While you are doing that, resist every impulse to correct your son on his style, form, etc. It used to be hard for me to do this; I can now say that is is the most liberating feeling to just let go of the “instruction” and play the game with my son. He gets better so much quicker, and he learns so much about himself. He also asks for my help a little quicker, too.
If you want your son to know how much you know about baseball, or how good you are at the game, show him. Your words don’t mean squat to a 12 year old boy: if he can see you performing at the level he wants to perform at, trust me, he will ask you how to do it.
Too many Dads “nitpick” their sons after the play is over.
Their son swings and misses, and they yell “Keep your eye on the ball next time”. Their son hesitates throwing the ball in from the outfield, and they yell, “Hit the cutoff for once, will ya”. We have one Dad that is yelling so many corrections when his son is at bat that his son just freezes up, and strikes out on 3 pitches with his bat still on his shoulder.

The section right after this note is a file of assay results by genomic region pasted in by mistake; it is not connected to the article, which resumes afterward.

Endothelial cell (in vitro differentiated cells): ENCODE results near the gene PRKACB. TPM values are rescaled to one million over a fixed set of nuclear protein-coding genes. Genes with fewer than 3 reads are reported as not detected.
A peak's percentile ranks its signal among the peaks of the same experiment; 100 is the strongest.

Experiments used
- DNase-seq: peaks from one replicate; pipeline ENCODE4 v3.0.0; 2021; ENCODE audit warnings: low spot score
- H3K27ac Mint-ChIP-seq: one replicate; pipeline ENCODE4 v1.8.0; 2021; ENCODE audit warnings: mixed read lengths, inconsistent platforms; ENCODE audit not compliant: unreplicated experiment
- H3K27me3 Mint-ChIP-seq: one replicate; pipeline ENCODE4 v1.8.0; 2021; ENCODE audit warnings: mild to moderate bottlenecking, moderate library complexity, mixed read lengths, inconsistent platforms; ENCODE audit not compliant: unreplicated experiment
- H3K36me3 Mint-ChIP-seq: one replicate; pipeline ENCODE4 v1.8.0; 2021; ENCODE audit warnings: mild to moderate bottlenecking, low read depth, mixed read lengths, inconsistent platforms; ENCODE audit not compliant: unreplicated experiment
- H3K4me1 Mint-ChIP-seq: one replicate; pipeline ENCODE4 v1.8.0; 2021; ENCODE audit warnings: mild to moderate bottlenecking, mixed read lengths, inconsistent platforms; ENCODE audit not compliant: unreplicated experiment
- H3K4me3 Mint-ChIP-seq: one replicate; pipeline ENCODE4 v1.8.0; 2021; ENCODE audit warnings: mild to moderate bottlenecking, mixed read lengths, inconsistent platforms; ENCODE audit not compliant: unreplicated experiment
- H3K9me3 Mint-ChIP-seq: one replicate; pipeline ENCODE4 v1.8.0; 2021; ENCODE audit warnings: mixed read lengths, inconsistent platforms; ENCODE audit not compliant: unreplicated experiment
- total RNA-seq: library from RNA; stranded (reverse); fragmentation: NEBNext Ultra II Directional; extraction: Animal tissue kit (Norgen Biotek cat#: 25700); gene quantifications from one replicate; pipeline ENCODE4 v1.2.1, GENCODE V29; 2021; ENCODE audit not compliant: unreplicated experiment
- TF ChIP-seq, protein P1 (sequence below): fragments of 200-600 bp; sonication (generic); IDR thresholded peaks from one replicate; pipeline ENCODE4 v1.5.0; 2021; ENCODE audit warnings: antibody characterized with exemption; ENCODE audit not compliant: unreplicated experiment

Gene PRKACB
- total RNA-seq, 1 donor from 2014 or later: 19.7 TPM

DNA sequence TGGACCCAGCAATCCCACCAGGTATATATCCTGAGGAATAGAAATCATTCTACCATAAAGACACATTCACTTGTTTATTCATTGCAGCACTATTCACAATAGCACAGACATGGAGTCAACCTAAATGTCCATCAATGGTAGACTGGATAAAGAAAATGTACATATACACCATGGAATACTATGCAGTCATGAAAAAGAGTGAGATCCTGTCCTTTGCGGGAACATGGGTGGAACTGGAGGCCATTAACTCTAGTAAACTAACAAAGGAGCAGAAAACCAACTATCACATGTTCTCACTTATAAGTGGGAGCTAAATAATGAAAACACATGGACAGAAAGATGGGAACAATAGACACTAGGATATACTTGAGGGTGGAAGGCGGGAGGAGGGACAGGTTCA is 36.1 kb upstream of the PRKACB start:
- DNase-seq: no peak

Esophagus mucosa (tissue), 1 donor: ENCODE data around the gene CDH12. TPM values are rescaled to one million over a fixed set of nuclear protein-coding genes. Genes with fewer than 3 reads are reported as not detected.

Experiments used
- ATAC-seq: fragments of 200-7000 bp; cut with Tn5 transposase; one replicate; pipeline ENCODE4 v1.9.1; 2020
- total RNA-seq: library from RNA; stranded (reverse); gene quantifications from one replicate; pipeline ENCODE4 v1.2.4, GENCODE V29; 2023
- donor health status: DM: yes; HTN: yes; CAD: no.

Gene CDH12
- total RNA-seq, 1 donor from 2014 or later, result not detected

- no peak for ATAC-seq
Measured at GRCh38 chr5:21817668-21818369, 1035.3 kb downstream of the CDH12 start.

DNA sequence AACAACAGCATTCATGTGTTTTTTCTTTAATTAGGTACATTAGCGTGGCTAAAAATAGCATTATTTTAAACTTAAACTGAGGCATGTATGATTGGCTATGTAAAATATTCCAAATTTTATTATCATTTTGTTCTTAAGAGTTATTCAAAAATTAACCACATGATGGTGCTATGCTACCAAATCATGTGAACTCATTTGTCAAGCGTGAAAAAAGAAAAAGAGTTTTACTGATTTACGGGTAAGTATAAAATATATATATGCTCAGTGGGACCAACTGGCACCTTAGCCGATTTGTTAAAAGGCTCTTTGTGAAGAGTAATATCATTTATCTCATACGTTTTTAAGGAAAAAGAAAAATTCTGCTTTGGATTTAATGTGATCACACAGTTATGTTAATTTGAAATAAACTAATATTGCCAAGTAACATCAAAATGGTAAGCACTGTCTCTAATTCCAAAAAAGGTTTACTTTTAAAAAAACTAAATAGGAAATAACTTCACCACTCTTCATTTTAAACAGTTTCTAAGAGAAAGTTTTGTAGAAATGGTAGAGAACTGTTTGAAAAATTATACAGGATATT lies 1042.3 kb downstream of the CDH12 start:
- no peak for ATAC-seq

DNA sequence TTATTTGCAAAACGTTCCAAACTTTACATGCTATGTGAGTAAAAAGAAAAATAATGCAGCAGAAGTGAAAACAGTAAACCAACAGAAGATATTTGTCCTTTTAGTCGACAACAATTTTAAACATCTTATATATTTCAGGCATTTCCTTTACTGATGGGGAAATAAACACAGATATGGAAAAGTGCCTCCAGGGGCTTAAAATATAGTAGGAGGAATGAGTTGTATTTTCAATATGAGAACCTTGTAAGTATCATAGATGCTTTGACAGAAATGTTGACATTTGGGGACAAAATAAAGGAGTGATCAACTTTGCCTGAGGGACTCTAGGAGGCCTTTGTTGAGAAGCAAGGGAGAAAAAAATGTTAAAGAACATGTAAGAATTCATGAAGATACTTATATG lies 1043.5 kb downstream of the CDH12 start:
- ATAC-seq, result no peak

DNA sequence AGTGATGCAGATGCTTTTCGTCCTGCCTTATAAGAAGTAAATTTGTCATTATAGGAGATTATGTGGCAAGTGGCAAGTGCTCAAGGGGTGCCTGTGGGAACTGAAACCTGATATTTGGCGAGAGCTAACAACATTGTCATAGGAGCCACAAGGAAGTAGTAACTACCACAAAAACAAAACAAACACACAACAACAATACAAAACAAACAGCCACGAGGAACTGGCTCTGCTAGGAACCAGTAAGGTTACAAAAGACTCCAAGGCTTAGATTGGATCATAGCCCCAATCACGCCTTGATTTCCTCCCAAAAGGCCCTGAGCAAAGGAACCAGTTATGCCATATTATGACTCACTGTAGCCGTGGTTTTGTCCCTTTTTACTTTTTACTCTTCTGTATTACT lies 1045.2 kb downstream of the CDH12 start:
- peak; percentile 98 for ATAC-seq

The Dads that nitpick their sons after the fact are robbing them of confidence and self-esteem: the message they send to their son is “I’m disappointed in you.”
Let’s look at this from a different perspective. Not many people know this about baseball, but you will never – NEVER – see the same play twice.
I have been watching this game for 35 years, played at the adult amateur level for 4 years, and coached for 9 years: every single play is unique.
So, what separates the “wheat from the chaff” in the game of baseball is the ability to be aware of the game situation, and anticipate the action. The best baseball players often have mediocre physical prowess – but they have an uncanny sense of situational awareness on the field. They look better because they are always in the right place at the right time. And by being in the right place at the right time, difficult plays look effortless. Their confidence grows, and their skill level skyrockets.
How do you as a Dad teach situational awareness to your son? You don’t: you follow Rule #2 and Rule #5. Let the coach teach the players how to anticipate the action: that’s his job.
(If you must know, here’s a tip: the teaching moment in baseball is before the play happens, not after. You want a champion baseball player? Teach before the play starts – once the play happens, whatever the outcome, you have to let it go. If you dwell on the last play, you can’t anticipate the next play.)